The next problem involved the new line's installation. DBI complains that Loeffel delayed shipment, and then hired a third-party installer whose work caused significant problems. Again, Loeffel deflects blame and faults DBI's failure to test the machine and improper installation instructions. Also, Loeffel claims that, during his escorted trip to Indiana, DBI assured Loeffel that his line would be designed so that it could be installed at floor-level, but delivered prints calling for a below-ground installation.

  Once installed, operational problems arose, and the parties blame each other for the ensuing difficulties. Among its complaints, Loeffel cites continuous problems with the line's stacker, even when processing "pristine" coils.*fn2 Additionally, Loeffel complains that the line's leveler did not perform to its represented range and created unsatisfactory products. Further, Loeffel cites problems with the line's slitting unit, in that it lacks the represented tooling and/or software program. Finally, Page 5 Loeffel claims that the new line required separators in the multi-blanking mode, which is directly contrary to DBI's explicit representations. While DBI does not specifically refute each of Loeffel's complaints, it claims that the line will meet production expectations, so long as Loeffel runs commercial quality steel through the machine.

  Faced with continuing operational difficulties, Loeffel initiated the present action. Loeffel's complaint fashions five counts against DBI, including breach of contract (Count I), breach of express warranty (Count II), breach of implied warranty of merchantability (Count III), breach of implied warranty of fitness for a particular purpose (Count IV), and fraud(Count V).*fn3 Following written discovery, DBI now moves for summary judgment on Count V. DBI claims that Loeffel has not produced evidence to sustain its fraud claim and that summary judgment is, therefore, appropriate. DBI further moves the Court to reject Loeffel's prayer for consequential damages because, it claims, the Contract specifically relieves DBI from liability for such damages.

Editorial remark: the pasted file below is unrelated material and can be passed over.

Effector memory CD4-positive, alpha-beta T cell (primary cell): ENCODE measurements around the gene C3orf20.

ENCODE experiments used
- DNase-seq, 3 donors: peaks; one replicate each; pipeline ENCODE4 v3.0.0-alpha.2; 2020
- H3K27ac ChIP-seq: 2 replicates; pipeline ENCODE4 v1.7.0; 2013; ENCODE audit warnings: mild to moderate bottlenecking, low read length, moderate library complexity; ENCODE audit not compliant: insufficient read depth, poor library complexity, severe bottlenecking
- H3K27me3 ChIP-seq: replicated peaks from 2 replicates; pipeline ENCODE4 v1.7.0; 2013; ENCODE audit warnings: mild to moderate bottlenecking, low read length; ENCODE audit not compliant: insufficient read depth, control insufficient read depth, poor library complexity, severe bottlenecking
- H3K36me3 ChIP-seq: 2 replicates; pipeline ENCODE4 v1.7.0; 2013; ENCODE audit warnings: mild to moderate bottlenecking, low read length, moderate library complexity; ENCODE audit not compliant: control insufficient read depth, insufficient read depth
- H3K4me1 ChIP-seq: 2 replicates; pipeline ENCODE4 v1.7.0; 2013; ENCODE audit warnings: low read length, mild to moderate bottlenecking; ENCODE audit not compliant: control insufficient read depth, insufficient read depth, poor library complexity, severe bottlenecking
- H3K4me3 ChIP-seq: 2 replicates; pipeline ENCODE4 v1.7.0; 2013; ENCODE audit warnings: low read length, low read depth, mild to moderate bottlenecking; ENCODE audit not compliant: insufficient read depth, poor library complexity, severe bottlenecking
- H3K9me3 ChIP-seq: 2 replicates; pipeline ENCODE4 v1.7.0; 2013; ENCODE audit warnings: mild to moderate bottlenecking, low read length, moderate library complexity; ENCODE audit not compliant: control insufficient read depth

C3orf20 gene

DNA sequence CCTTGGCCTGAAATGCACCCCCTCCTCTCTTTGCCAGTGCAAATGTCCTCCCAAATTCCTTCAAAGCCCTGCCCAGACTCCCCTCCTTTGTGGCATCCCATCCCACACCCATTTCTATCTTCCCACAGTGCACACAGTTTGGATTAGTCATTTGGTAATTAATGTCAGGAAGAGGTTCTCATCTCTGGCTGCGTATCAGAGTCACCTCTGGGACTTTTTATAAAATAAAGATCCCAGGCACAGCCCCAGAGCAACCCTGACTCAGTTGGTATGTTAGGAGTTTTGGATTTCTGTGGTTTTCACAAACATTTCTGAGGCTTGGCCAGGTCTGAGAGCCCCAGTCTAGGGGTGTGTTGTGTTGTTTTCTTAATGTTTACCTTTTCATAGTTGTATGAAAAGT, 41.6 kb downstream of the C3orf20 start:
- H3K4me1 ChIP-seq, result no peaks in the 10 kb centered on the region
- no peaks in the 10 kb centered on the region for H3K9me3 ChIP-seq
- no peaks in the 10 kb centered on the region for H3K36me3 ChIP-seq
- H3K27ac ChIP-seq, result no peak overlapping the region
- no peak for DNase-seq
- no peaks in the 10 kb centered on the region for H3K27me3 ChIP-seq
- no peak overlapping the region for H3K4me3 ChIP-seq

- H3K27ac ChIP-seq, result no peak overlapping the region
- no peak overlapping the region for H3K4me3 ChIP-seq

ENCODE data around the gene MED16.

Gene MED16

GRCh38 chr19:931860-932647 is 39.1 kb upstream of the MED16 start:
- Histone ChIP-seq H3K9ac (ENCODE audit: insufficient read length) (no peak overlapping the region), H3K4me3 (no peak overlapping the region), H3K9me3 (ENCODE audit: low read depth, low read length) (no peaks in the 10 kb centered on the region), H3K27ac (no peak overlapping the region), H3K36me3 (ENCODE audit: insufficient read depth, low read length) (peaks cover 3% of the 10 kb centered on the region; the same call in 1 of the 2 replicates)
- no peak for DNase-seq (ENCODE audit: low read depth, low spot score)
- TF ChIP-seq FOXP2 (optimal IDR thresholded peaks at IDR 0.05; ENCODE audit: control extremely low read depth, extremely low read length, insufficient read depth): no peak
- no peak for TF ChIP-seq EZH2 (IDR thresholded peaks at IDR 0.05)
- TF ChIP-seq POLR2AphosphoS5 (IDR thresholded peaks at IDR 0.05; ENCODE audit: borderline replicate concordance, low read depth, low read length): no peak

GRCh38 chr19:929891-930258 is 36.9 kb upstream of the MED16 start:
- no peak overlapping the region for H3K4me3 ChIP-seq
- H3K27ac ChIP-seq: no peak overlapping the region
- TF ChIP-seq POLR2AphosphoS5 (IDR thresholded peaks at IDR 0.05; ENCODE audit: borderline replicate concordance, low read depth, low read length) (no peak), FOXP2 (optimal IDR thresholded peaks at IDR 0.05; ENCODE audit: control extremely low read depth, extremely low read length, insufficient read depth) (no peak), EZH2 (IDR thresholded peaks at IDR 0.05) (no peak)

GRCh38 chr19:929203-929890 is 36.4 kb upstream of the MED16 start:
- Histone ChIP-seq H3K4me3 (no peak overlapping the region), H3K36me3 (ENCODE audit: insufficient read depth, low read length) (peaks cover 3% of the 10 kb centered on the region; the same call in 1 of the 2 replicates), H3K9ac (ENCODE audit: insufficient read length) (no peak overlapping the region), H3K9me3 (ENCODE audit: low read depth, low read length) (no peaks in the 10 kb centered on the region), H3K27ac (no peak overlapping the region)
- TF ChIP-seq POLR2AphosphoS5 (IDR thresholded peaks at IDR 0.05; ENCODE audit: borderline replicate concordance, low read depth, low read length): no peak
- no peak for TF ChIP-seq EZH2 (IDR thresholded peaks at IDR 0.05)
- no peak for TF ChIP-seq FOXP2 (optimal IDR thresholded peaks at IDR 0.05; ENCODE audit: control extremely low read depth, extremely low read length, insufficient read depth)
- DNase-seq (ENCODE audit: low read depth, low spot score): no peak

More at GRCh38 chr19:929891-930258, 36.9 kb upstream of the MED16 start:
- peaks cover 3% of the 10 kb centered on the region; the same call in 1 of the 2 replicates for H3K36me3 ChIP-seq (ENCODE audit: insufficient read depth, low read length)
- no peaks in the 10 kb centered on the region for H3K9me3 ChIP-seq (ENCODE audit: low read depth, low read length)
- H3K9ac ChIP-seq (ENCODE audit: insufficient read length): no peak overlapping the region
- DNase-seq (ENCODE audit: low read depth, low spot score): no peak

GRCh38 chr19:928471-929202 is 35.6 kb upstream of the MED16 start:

STANDARD OF REVIEW

  The Court will grant summary judgment only if the pleadings and supporting documents show that there is no genuine issue of material fact, and that the moving party is entitled to a judgment Page 6 as a matter of law. Fed.R.Civ.P. 56(c) (2003). A genuine issue of material fact exists if the evidence is such that a reasonable jury could return a verdict for the nonmoving party, Anderson v. Liberty Lobby, Inc., 477 U.S. 242, 248 (1986). In determining whether a genuine issue of material fact exists, the Court views the facts in the light most favorable to the nonmoving party and draws all reasonable inferences in the nonmoving party's favor. Shank v. William R. Hauge, Inc., 192 F.3d 675, 681 (7th Cir. 1999).

  The moving party in a motion for summary judgment bears the initial burden of demonstrating that no genuine issue of material fact exists. Celotex Corp. v. Catrett, 477 U.S. 317, 323 (1986). If the moving party's burden is met, then the nonmoving party must set forth specific facts showing that there is a genuine issue for trial in order to survive summary judgment. Schacht v. Wisconsin Dep't of Corrs., 175 F.3d 497, 504 (7th Cir. 1999), In a summary judgment proceeding, the Court ...